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First Tuesday current affairs discussion - Tuesday 8 January 7:00pm start

Tuesday 8th January: First Tuesday Current Affairs discussion

We'll discuss the stories breaking in 2019, introduced by Simon Belt

For News Review on 2 Oct 2018
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For News Review on 2 Oct 2018

Scrap the House of LordsScrap the House of Lords

by Simon Belt

 

The House of Lords has once again declared itself at odds with the process of democracy and seeking to overturn and thwart the will of the people who voted by a majority of 52% to 48% in favour of leaving the EU. The scrapping of the House of Lords is overdue and needs to be discussed openly as a course of action by all sides in favour of strengthening the democratic process in the UK. So why isn't it?

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For News Review on 2 Oct 2018

First Tuesday current affairs discussion - Tuesday 1 May 7:00pm start FIRST TUESDAY News Review on 1 May 2018

The First Tuesday discussions on current affairs aim to provide participants with a way of developing and testing our understanding of a range of current affairs topics; improving our journalistic capabilities so that we can write opinion or comment style articles for the regional or national media or blogs, respond with a thoughtful angle on radio chat shows, TV talk shows or maybe just have an interesting angle to respond with when discussing the news at work.

 

The topics selected for discussion this month are:

  • First topic introduced by Simon Belt

  • Second topic introduced by Jane Turner

 

Venue and Time

The Shakespeare Pub, 16 Fountain Street, Manchester, M2 2AA at 6:45pm for a 7:00pm start. There is a charge of £2.50 per person to cover costs incurred, which can be paid in advance by using the Eventbrite booking mechanism (see https://first-tuesday-may-2018.eventbrite.co.uk), PayPal Donate button on the left hand side of Manchester Salon website (feel free to donate on top of the £2.50 ticket), and can also be paid for on the night if booked in advance by Emailing This e-mail address is being protected from spambots. You need JavaScript enabled to view it .

 
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For News Review on 2 Oct 2018

Cyber privacy and Facebook's influence

Cyber privacy and Facebook's influence

by Simon Belt

 

It's true that much of our social interaction takes place online these days. This is more often than not via websites or applications that other people have produced for us, Facebook being the most prominent. Data privacy laws and personal practise is perhaps playing something of a catch-up game.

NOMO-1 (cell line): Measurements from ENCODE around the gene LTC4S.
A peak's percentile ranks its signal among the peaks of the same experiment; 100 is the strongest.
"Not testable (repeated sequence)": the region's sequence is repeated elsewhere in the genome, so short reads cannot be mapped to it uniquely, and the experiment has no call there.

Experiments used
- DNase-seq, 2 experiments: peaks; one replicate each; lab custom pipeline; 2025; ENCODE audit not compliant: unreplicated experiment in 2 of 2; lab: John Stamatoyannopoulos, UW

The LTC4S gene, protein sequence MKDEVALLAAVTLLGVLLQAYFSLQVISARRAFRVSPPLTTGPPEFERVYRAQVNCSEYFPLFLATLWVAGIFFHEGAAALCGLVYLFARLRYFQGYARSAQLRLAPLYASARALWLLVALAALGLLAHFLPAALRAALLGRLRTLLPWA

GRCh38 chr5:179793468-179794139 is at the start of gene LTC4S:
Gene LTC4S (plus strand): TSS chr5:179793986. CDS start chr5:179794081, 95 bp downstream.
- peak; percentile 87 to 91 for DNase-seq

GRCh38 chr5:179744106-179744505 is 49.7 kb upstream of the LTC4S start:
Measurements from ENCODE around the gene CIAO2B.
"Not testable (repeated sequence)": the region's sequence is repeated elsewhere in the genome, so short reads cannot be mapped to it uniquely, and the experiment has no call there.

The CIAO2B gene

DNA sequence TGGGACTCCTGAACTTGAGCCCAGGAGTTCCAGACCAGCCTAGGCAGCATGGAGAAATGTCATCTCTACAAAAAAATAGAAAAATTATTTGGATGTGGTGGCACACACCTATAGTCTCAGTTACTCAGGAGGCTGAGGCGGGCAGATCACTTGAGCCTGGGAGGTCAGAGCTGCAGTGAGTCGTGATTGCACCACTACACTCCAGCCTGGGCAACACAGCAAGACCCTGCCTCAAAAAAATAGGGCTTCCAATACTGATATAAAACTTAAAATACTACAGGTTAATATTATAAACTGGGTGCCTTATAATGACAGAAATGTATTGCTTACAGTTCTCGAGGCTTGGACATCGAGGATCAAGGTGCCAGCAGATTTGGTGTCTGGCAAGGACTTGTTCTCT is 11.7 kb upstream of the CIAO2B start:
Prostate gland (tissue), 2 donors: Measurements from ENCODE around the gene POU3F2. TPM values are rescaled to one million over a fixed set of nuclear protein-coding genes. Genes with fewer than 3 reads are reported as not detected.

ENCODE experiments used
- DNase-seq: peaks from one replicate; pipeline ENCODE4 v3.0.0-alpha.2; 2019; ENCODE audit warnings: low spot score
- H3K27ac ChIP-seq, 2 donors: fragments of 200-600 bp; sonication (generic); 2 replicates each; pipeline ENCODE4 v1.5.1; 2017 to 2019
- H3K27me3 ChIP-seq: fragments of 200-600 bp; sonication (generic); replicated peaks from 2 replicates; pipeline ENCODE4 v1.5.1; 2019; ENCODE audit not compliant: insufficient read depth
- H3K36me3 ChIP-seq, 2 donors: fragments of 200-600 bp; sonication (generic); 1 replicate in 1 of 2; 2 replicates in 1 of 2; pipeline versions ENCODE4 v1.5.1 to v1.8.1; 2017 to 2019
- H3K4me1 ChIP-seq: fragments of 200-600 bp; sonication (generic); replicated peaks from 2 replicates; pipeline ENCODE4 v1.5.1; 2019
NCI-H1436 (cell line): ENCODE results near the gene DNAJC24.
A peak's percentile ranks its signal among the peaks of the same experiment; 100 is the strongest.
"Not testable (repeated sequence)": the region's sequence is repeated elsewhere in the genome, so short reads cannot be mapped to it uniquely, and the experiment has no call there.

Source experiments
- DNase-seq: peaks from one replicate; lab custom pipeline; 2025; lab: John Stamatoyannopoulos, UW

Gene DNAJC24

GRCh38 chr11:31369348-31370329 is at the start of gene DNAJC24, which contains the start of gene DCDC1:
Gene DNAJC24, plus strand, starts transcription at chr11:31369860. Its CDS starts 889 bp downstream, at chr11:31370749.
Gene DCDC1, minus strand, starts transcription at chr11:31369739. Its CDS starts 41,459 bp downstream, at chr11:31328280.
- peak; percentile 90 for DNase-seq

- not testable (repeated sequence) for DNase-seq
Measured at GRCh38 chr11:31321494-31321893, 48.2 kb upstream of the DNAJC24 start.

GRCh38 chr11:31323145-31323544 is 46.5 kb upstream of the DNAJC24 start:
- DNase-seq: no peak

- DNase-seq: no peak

For all the talk of big corporations in the digital sphere playing fast and loose with our data, and we should be mindful of their activities, it isn't the wild west that many talk about, well for the most part it isn't anyway. There have been some high profile data breaches that get a lot of publicity, but this isn't the norm.The big corporations like Facebook, Microsoft and Google have very secure network infrastructure with a layered approach to data security. Don't get me wrong, they are clearly in business to make money from the services they provide to us, and to third parties who pay to get in on their customer base, but this isn't the wild west.

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For News Review on 2 Oct 2018

Freezing out Russia

Freezing out Russia

by Simon Belt

 

Subsequent to the poisoning of Russian ex-double agent Sergei Skirpal and his daughter in Salisbury earlier this month, the British government blamed the Russian state as the most likely body responsible. Things have escalated with widespread tit-for-tat expulsions of diplomats, that include those of America, many European countries, the EU and further afield. With such seeming coherence of western powers in targetting Russia as responsible, it's worth asking if this course of action is wise, proportionate and likely to result in a good outcome.

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For News Review on 2 Oct 2018

Coping with the weather

Coping with the weather

by Simon Belt

 

The Beast from the East has wreaked havoc on poor benign Britain, not used to the funny ways and disregard for our quiet lifestyles. The news has had stories of NHS staff walking miles to get to work, sleeping at the hospitals even, whilst many schools closed for much of last week and transport services severely affected. Many supermarkets saw unusually high purchases of milk and bread, alongside farms not being able to get tankers in to collect the milk. The M62 was closed as it goes over the pennines and drivers left stranded. As if cold winds and snow wasn't enough, we now face a double whammy with flooding dues to melting snow, high tides and burst pipes. Was the weather this last week really so bad and unusual that it should have such an impact?

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